If you’re planning a holiday in Europe this summer, it’s crucial to get a European Health Insurance Card (EHIC) before you jet off. The EHIC is free and easy to apply for, but it could provide invaluable help with medical costs should you fall ill while travelling within one of the countries it covers.
Which? Money experts have put together this 60 second guide to explain how to get your EHIC, what protection it provides and where you’d be able to use it in an emergency.
1. The EHIC has replaced E111 forms
The European Health Insurance Card was introduced in 2005 to replace the E111 form.
If you have an old E111 form, it’s important to be aware this is no longer valid – and if you’re planning a trip to Europe you should apply for an EHIC as soon as possible. This can easily be done online, and at no cost, via the official EHIC website. Avoid any website that will charge you for an EHIC, as these could be scam sites and you can get the same service for free.
It’s also worth noting that your EHIC will last for a maximum of five years, so keep an eye on when yours is due to expire if you already have one.
According to estimates, almost 15 million cards are expected to go out of date before the end of 2011 – and if you travel with an invalid EHIC, you won’t be able to use it should the need arise.
2. Your EHIC entitles you to state-provided healthcare abroad
An EHIC entitles the bearer to healthcare in participating countries, with treatment delivered on the same basis (and at the same cost) as for citizens of that state.
In other words, if you fell ill while on holiday in France you would be able to access the same medical treatment as any French person.
It’s important to note that this may mean you aren’t entitled to the same level of treatment as you would get on the NHS, and you might also have to pay for a proportion of whatever healthcare you require in a participating country. In France, for example, you may have to pay up-front for certain services.
Should this situation arise, you should be able to claim back the money you have spent either through the local authority where you had treatment or through the Department for Work and Pensions (DWP) upon your return to the UK.
3. An EHIC is no substitute for travel insurance
While it’s important to have an EHIC, the card will not provide cover for every medical emergency or expense that might arise while you’re on holiday.
It won’t cover:
- Treatment at private clinics. If you are unwell or hurt and can’t get to a state-funded hospital, the EHIC alone will be of little use.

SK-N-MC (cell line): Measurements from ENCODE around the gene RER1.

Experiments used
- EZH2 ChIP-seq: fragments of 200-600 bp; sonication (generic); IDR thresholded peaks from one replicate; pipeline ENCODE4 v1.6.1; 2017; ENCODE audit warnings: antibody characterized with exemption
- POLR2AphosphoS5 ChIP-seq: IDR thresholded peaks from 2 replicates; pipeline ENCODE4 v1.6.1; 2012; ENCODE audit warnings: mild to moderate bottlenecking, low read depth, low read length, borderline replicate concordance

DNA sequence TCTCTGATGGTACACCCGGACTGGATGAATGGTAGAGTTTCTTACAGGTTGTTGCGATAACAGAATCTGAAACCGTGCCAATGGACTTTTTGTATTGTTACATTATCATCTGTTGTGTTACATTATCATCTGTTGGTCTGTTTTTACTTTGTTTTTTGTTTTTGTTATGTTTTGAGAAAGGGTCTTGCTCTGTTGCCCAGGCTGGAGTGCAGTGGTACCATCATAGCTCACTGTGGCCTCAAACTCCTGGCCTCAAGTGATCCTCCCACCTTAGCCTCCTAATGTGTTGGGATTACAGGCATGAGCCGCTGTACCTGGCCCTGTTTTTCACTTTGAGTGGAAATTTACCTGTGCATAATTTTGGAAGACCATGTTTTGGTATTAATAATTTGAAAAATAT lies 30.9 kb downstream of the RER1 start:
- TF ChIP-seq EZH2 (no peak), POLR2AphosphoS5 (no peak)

- 100% of the cost of all state-provided medical treatment. Where the state-funded treatment you may need is not entirely free, your travel insurer will usually pay any outstanding costs so you don’t have to foot the bill.
- Accommodation and repatriation to the UK. If you have to stay abroad while you recover from an illness, or need to be brought back to the UK in an air ambulance, the EHIC will provide no financial help. A good travel insurance policy will cover the cost of staying abroad for longer or repatriation to the UK – but if you don’t have a policy, you could be left with a bill of up to £25,000.
Moreover, it’s worth remembering that travel insurance will cover you for a whole host of other problems that might affect your holiday, from cancellation or curtailment of your trip to lost luggage. Visit the Which? Travel insurance review and advice guide for help with finding a good quality policy at the right price.
4. Different EHIC entitlements apply in different countries
Because healthcare provision across Europe isn’t consistent, your EHIC will entitle you to different things in different countries.
It’s a good idea to familiarise yourself with what you’ll be entitled to claim using your EHIC before you head off on holiday. You can find a guide to how they work in each participating state on the European Health Insurance Card (EHIC) pages of the Which? website.
5. Be clear on how to make an EHIC claim
Using your EHIC may not always be straightforward. In some countries, you may have to be assertive in order to use it – but don’t be put off.
If you struggle to make your voice heard and need to claim back money at a later stage because your EHIC was rejected, you should be able to do so. Remember: it’s against European rules to refuse to accept the card.
Always ensure you present your EHIC immediately upon arrival at a hospital or treatment centre – don’t leave it until you are already being looked after. Not only will this make using it less problematic in an immediate sense; this will also help ensure you don’t run into problems when claiming on your travel insurance – particularly if your insurer promises to waive your excess when you use an EHIC.
For more detailed information on the European Health Insurance Card, read the Which? online guide.
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